Today marks the seventh day — and hopefully last — day of the heat wave.   It sure would be nice if we Long Islanders could head down to the shore and take a dip in the water to cool off.   That’s part of what brought people to Long Island in the first place — our beaches.    Unfortunately so many people came to Long Island, and so little was done in the way of building sewage treatment infrastructure, that today all it takes is a good rain to trigger widespread beach closings and brown tide.


A Now Typical Picture of Brown Tide On Long Island

A Now Typical Picture of Brown Tide On Long Island

And so it is today on this mid-July weekend.   A thunderstorm yesterday brought temporary relief to in Brookhaven along The Long Island Sound, but that rain also washed  septic tank polluted ground water into the Sound,  closing (as CBS 880 reported this morning) or as Suffolk County’s web site had it, put them ‘under advisory’ due to ‘rainfall.’

Beaches In Brookhaven 'under advisory' after yesterday's thunderstorm;

Beaches In Brookhaven ‘under advisory’ after yesterday’s thunderstorm

Here’s the link to Suffolk County’s interactive map on beach closures and advisories.    As is typical, this bit of public information is not easy to find or use, and aside from the 880 AM report, this is latest large scale advisory/closure is not getting a lot of press.   Perhaps because this has become ‘the new normal.’   Every heavy rain closes beaches by the dozens.   Is this the Long Island we remember or want for our future?

With over 500,000 septic tanks on Long Island, we have a monumental water quality problem on our hands.   With a further 180 local small scale sewage treatment plants on Long Island, the problem gets worse.   With antiquated large scale treatment facilities further polluting our bays, chief among them The Bay Park Sewage Treatment Plant, crippled by Sandy and spewing millions upon millions of gallons of semi-treated sewage into the Western Bays, we have a disaster of monumental proportions on our hands, yet the issue is vastly under reported, and both the New York State Department of Environmental Conservation and the EPA are failing to address the issue, refusing, it seems, to enforce the laws already on the books, specifically The Clean Water Act.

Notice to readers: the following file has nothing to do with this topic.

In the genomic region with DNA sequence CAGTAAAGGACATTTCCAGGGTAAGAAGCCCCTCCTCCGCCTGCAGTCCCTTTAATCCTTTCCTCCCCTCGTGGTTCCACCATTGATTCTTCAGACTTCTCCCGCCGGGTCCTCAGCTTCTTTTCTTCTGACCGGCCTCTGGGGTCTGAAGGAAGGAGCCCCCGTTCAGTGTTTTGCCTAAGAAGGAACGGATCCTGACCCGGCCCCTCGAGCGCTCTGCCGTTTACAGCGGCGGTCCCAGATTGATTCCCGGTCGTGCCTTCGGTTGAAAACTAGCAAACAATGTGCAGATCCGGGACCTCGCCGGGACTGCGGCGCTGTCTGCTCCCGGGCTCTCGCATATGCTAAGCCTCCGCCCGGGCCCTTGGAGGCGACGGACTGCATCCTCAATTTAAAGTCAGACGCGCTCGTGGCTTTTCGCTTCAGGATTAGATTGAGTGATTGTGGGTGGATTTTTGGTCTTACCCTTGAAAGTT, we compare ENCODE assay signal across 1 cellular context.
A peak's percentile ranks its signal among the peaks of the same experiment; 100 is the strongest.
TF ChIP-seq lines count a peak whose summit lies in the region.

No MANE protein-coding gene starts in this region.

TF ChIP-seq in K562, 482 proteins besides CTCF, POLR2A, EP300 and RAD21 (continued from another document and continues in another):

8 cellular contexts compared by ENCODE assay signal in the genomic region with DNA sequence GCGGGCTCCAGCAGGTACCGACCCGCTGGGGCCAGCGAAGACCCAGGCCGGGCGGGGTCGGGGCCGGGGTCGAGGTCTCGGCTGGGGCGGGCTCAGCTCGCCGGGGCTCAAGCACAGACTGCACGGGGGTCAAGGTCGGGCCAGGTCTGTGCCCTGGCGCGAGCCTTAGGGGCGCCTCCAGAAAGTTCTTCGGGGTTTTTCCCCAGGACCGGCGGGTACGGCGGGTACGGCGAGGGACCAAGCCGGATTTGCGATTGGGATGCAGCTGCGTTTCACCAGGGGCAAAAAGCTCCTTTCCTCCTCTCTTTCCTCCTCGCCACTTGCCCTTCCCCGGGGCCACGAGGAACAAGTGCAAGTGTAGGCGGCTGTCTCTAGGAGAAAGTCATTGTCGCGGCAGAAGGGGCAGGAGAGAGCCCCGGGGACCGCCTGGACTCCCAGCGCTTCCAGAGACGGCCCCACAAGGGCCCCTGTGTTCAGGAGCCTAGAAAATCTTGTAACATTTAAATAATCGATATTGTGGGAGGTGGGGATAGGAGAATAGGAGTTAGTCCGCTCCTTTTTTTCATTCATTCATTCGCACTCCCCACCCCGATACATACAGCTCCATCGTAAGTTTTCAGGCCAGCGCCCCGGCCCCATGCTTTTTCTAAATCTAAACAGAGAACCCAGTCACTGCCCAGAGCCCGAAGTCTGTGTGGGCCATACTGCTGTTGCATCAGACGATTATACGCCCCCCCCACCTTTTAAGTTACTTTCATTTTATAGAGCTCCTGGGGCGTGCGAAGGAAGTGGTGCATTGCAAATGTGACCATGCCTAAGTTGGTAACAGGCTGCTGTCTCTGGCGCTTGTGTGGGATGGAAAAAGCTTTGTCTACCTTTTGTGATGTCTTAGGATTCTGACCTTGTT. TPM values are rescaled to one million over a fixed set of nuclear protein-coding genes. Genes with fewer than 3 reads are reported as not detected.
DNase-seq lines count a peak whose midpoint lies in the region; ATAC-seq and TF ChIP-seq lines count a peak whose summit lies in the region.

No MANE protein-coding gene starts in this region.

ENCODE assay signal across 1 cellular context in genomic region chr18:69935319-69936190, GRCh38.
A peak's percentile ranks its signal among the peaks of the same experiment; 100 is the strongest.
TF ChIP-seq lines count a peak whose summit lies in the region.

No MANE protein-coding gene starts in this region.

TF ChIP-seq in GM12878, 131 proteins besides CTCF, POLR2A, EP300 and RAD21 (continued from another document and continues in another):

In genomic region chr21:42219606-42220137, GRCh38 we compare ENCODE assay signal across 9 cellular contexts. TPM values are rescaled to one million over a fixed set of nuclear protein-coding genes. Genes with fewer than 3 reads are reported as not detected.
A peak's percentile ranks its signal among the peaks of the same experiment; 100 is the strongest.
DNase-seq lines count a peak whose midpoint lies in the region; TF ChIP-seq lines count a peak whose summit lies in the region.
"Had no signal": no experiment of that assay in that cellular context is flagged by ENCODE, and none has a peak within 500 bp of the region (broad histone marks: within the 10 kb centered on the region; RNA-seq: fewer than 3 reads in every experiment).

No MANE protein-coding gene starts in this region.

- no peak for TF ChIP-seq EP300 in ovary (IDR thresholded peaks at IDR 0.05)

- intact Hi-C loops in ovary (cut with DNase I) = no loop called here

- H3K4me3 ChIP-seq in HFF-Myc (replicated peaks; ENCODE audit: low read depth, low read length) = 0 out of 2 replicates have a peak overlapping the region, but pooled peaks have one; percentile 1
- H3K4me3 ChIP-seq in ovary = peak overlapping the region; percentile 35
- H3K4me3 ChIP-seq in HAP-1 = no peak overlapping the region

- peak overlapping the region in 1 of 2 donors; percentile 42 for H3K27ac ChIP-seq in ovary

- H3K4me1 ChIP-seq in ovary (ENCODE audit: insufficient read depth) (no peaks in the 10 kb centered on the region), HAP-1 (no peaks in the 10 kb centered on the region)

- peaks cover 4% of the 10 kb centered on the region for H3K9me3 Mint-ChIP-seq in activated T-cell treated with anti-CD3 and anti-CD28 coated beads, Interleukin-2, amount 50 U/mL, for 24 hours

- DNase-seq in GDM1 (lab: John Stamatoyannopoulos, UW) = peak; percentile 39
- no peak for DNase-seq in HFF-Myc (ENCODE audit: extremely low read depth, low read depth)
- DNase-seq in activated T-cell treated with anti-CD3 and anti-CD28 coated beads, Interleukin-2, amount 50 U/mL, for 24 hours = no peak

In September 2012, The Peconic Baykeeper, along with The Sound Keeper, two of the some 22 organizations in a nationwide Waterkeeper Alliance delivered a 200+ page report/petition to The New York State Department of Environmental Conservation, citing 1380 large scale septic tanks located throughout Long Island — some at parks like Robert Moses, Belmont Lake, and Heckscher State Park, some at large apartment complexes, others on school campuses, that are not in compliance, that are dumping massive amounts of nitrogenous waste into our ground water and soon enough right into our bays. The result? Excess nitrogen triggering massive brown tides and red tides in all our bays — Shinnecock, Moriches, Quantuck, and The Great South Bay. Its why you can’t eat shellfish from Oyster Bay or Northport Bay. These algal blooms are why all the eel grass beds are gone, the clams and scallops are gone, the fish fast disappearing. It’s why we can’t go swimming on a hot day after a thunderstorm. The DEC responded with a half page letter six months later asking for more information .

In the face of such a lazy dismissal, The Peconic Baykeeper, with The Sound Keeper, has filed state and federal law suits demanding that the agencies in question — The DEC, the New York State Parks Department, and the EPA — enforce the law, starting with these 1380 facilities that fall under their jurisdiction.  Here is their press release announcing the lawsuits:  Leaky-Sewage-Regulations-Challenged-In-Court-Peconic-Baykeeper-Commences-Legal-Initiatives-To-Halt-Sewage-Pollution.pdf

Our waters cannot continue to sustain these environmental insults and remain viable. Then what? What is Long Island then, surrounded by dead waters? And further, what happens as all this septic tank seepage compromises our drinking water as well? What is Long Island without its recreational and natural charms, where you can’t even drink the water?

We have been building and building on Long Island for decade upon decade, but we have failed to build the necessary infrastructure for a sustainable Long Island. The developers made their profits, and all the pollution was flushed into the ground — a problem for another day. That day has arrived, however. We act now, or Long Island will not be a place you’d want to live. The problem now is immense — at $10,000 a septic tank, and with 500,000 septic tanks, that’s $5 billion dollars right there. But with hundreds of billions of dollars of real estate at stake, do we really have a choice?

So what can we do now? As your local, state, and federal representatives if they are aware of this issue, and ask them what they will be doing concretely to help make Long Island a sustainable place to live, where our children and their children will be clamming, fishing, boating, and swimming as we had. Make sure your friends and neighbors know too. At this stage, awareness is everything. Perhaps 5% of Long Islanders know there’s an issue now. IF 50% did, would our local, state, and federal officials have any choice but to act? Right now, they are free to ignore the scientists and the non-profits, the ones who see exactly where this is going but yet are not being heard.